Planet Lenin, in the Ross 128 system
|Right ascension (Epoch J2000)||11h 47m 44.3964s|
|Declination (Epoch J2000)||+00° 48' 16"|
|Spectral type||M4 V|
|Distance from Sol||10.89 ± 0.08 ly|
|Other designations||FI Virginis, FI Vir, GCTP 2730, LHS 315, GJ 447, G 010-050, Vyssotsky 286, LTT 13240, LFT 852, HIP 57548|
|Planets||Marx (Ross 128 a)|
Engels (Ross 128 b)
Lenin (Ross 128 c)
Ross 128 is a a red dwarf star in the constellation of Virgo, approximately 10 light years from Earth. First charted by in 2011, three planets were discovered orbiting the star: two inner sub-Mercury sized planets, orbiting close to the star, and the third approximately the size of Neptune, orbiting at approximately 1 AU. There is a surprising amount of metallic dust suspended in the atmosphere of the planet, perhaps evidence of the same impact which formed which formed the planet's rings. The dust gives the planet's atmosphere a distinctive and strong red hue.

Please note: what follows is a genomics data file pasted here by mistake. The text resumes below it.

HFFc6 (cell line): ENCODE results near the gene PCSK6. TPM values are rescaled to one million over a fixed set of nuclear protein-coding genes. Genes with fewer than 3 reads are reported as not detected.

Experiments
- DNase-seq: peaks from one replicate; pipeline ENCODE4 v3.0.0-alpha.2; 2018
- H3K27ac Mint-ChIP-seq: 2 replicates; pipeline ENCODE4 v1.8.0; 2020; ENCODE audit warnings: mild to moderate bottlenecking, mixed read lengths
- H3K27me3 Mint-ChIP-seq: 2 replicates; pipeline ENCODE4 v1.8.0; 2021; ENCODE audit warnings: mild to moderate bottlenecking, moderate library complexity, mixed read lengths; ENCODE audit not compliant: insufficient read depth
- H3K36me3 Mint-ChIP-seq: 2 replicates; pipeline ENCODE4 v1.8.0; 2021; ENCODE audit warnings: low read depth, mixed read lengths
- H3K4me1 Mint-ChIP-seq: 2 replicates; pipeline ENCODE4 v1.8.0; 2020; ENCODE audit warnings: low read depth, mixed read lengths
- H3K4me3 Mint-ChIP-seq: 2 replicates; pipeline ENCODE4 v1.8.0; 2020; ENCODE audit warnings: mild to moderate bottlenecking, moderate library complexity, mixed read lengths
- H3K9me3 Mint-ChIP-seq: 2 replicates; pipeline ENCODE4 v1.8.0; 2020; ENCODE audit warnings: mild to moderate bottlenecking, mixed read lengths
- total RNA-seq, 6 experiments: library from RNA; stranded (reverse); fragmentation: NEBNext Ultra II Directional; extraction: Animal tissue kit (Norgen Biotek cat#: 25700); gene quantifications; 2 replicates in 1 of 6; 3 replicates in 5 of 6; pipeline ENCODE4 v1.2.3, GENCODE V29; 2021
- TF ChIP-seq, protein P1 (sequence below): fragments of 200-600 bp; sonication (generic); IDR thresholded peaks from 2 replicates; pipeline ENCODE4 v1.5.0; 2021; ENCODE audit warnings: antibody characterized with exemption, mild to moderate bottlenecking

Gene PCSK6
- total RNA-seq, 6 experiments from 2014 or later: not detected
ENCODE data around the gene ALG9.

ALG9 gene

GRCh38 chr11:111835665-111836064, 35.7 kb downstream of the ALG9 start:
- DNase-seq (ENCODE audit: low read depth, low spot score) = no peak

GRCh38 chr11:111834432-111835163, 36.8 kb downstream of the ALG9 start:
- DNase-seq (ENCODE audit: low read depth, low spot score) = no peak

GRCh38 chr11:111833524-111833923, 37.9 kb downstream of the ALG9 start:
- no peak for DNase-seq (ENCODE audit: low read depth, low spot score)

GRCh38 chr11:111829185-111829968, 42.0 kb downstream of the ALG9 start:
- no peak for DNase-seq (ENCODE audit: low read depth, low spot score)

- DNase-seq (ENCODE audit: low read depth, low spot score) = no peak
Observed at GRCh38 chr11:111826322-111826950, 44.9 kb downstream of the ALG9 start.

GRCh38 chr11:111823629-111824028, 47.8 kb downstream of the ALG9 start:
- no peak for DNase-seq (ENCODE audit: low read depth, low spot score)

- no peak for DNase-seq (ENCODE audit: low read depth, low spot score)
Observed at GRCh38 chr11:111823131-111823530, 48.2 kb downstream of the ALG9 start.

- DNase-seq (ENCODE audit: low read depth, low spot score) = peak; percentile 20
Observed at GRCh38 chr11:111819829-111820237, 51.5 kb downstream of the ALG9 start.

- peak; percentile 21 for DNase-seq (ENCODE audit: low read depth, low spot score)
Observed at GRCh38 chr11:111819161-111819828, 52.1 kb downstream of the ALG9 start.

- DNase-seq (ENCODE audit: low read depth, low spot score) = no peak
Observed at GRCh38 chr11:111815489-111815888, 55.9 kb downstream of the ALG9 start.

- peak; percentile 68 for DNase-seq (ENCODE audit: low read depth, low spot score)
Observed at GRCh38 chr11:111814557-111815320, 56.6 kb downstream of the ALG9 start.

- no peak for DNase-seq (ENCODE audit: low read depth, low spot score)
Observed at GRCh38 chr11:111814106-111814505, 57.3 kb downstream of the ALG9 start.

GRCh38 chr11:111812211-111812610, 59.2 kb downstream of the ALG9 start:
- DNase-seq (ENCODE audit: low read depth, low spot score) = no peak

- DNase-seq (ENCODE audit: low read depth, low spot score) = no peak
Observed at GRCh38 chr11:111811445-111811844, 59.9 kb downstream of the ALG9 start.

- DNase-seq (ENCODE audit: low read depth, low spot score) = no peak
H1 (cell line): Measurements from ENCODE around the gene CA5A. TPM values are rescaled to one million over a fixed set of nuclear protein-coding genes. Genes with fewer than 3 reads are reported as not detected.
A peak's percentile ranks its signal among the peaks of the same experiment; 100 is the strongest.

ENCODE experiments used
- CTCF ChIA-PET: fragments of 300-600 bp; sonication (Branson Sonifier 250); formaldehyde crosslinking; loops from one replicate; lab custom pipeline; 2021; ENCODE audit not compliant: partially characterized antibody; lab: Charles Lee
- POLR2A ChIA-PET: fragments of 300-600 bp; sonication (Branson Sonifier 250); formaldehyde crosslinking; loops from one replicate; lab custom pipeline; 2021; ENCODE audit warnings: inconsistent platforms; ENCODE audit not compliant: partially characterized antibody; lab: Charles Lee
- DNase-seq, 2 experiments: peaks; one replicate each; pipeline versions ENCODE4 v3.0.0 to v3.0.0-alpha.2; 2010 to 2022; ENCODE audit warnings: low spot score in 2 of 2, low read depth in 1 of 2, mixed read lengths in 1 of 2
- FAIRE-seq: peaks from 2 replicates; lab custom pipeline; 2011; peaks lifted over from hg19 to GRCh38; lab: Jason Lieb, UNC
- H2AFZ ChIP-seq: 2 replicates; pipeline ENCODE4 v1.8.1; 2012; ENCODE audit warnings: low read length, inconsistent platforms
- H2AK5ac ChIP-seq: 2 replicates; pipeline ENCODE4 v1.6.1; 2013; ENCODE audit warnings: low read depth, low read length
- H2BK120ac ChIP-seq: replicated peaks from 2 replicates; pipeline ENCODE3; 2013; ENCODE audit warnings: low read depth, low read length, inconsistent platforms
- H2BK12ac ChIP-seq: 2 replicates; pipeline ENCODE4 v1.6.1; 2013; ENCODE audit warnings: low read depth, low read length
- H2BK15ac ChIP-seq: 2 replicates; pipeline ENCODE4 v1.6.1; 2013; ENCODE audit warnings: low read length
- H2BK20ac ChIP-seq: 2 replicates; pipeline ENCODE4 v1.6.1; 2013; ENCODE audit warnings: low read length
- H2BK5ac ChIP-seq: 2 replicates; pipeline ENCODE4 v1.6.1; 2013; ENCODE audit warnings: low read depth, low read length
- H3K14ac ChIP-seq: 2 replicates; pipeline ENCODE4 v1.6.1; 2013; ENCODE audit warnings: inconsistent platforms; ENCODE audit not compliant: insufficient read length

Due to its nature as a red planet orbiting a red star, the world was named Lenin, with the other two planets in system being named Marx and Engels. Orbiting Ross 128 at approximately 0.05 AU, Lenin's year is 9.9 Earth days long. Lenin has two natural satellites, Stalin and Trotsky.
Stalin is somewhat similar to the Jovian moon Io, orbiting dangerously close to its parent world. Stalin is a warm world, heated internally by tidal forces with evidence of active volcanism on its surface. Stalin is a wealthy moon in mineral resources.
Trotsky is much cooler, orbiting further from its parent, and is partially covered with ice with a few lone mountaintops peeking through.